S/SW blog philosophy -

I credit favorite writers and public opinion makers.

A lifelong Democrat, my comments on Congress, the judiciary and the presidency are regular features.

My observations and commentary are on people and events in politics that affect the USA or the rest of the world, and stand for the interests of peace, security and justice.

Friday, March 06, 2009

Obama administration needing help


President Obama gathered a crowd of over 120 potential helpers at the White House on Thursday for the Forum on Health Reform. In what is being called the Health Care Summit, President Obama is starting the big push for health care overhaul, as NPR headlined. The President said,

"In this effort, every voice must be heard. Every idea must be considered. Every option must be on the table. There will be no sacred cows in this discussion," Obama said as he opened his White House forum on what he calls the greatest threat to the foundation of the U.S. economy.

. . . people from all sectors — and with a wide range of viewpoints — were taking part in the program. They included longtime health reform heavyweights, including the cancer-battling Sen. Edward Kennedy of Massachusetts, and some people who helped kill Clinton's overhaul in the 1990s.

Also unlike Clinton, Obama is planning to send only broad principles to Congress of what he wants to see in the bill, such as increased coverage and controlled costs. The House and Senate will be left to do the heavy lifting.

President Obama needs help to stay "outside the bubble" that insulates him from the outside world. He fought successfully to keep his Blackberry, though limits were installed. The President mentioned yesterday, as he was answering questions at the Health Care Summit, that he reads ten letters a day sent to him by the public. The Washington Post had a great article on how this works a few weeks ago. To quote:

Each morning when he arrives at the Oval Office, President Obama asks his staff to deliver him a package containing 10 letters. It is a mere sampling of the 40,000 or so that Americans send to the White House every day . . .

Obama has learned during his first 40 days in the White House that he must fight to preserve such direct connections to the citizens he leads. Obama's life as president is outsourced to about 25 assistants, 25 deputy assistants and 50 special assistants who act as a massive siphon to control the information that reaches his desk and schedule the meetings and public appearances that shape his days. A correspondence staff sorts through his mail and selects the 10 letters that he reads.

Treasury Secretary Timothy Geithner needs some help.
His office is not staffed at the level required, given the workload coming from the current economic crisis. Two nominees have recently withdrawn their names from consideration as political appointees. Annette Nazareth was to be Geightner's deputy and Caroline Atkinson was to be undersecretary of international affairs. Nazareth probably withdrew due to a potentially bruising confirmation process. The reason for Atkinson's quitting is unknown, according to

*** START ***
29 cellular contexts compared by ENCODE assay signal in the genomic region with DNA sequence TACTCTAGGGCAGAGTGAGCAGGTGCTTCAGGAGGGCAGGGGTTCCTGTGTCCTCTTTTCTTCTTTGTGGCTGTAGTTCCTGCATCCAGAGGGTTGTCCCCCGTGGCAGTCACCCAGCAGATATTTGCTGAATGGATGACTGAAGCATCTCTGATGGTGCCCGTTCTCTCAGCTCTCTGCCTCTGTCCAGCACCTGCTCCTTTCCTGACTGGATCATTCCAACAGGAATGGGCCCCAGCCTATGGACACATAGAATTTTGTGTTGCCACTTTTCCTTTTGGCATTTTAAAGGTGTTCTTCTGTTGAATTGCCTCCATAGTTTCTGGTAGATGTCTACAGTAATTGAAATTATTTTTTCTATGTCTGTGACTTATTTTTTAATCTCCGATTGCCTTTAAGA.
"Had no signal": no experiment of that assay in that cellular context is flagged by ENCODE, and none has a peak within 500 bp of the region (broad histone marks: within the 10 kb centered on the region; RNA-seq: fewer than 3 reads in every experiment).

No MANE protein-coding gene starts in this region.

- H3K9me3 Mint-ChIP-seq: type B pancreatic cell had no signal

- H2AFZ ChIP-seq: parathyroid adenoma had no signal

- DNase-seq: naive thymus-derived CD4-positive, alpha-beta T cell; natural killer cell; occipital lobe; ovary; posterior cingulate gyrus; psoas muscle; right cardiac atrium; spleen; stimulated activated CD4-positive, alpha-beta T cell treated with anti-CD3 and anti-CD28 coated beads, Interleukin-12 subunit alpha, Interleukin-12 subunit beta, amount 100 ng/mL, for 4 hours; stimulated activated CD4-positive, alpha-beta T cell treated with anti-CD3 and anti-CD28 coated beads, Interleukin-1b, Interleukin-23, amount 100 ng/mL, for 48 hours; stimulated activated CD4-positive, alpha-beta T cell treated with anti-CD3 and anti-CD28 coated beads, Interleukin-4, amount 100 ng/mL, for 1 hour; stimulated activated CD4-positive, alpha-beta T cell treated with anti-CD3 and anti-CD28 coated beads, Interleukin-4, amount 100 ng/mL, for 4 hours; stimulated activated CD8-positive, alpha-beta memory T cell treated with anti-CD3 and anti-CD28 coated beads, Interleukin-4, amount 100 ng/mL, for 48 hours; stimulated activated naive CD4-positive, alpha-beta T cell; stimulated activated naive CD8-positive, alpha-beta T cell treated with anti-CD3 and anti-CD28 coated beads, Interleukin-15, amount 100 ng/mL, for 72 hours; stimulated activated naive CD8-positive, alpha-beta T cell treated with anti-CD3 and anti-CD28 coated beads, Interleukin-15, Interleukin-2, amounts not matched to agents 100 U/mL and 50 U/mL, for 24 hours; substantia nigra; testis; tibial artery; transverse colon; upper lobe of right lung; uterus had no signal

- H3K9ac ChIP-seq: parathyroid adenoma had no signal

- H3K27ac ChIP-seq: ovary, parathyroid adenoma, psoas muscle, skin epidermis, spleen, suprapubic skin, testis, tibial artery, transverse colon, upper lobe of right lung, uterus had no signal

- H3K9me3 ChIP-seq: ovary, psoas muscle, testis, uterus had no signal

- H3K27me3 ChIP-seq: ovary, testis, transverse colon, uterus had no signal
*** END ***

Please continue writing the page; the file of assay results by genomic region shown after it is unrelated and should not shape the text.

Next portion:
Julius Genachowski is President Obama's pick to head the Federal Communications Commission, according to NPR. (2/4/09) They have known each other since attending Harvard together. The nominee headed the technology arm of the Obama campaign. He has a history in private industry, as well as working for the FCC under the Clinton administration.

A number of Congressional Democrats find it difficult to help President Obama get the Omnibus spending bill to his desk to sign. After work on the bill is complete. Speaker Nancy Pelosi has vowed to work with the President to reform the earmarking process, according to CQ Politics. However, as Politico's Jonathan Martin reported Thursday, the bill has not yet been passed. To quote,

In the context of the trillions of dollars being thrown around in Washington these days, the renewed fight over earmarks is relatively small potatoes. . . . taunts vividly illustrate some of the pressures from divergent constituencies on the new president — pressures that are proving a good bit harder to reconcile in office than they were on the campaign trail.

Obama can either walk in lockstep with legislative leaders of his own party, people he needs to push his agenda. Or he can keep the good-government credentials that are part of his public image. But it will be tough to do both.

President Obama will continue to need the help of a strong Democratic party apparatus. Governor Tim Kaine is the new head of the Democratic Party, taking over for Governor Howard Dean, who has gone back to Democracy for America. J.P. Green wrote a very interesting essay at The Democratic Strategist, "Needed: More Discussion About Party-Building," (2/27/09). A couple of his points:

Most of the recent debate about the pros and cons of bipartisanship has centered around it's effect on the quality of legislation. But there is also a legitimate concern about how it impacts the growth and development of the Democratic Party . . .

It's a lot to think about. But a broader, ongoing and inclusive discussion of future directions in party-building would help lay a solid foundation for a new era of progressive reform.

Needing help is not a bad thing. The problems are serious and we all have a stake in the solutions. The health care system is broken, and so is the economic system. Though President Obama has high public approval ratings, Congress does not. And bipartisanship if far from a reality. One thing to remember is that we have just come away from an administration that prided itself on not needing help. Foreign alliances disappeared, and so did the rule of law under a president some are now saying was a dictator. Needing help now feels like a good thing, a breath of fresh air.

My all-in-one Home Page of websites where I post regularly: Carol Gee - Online Universe

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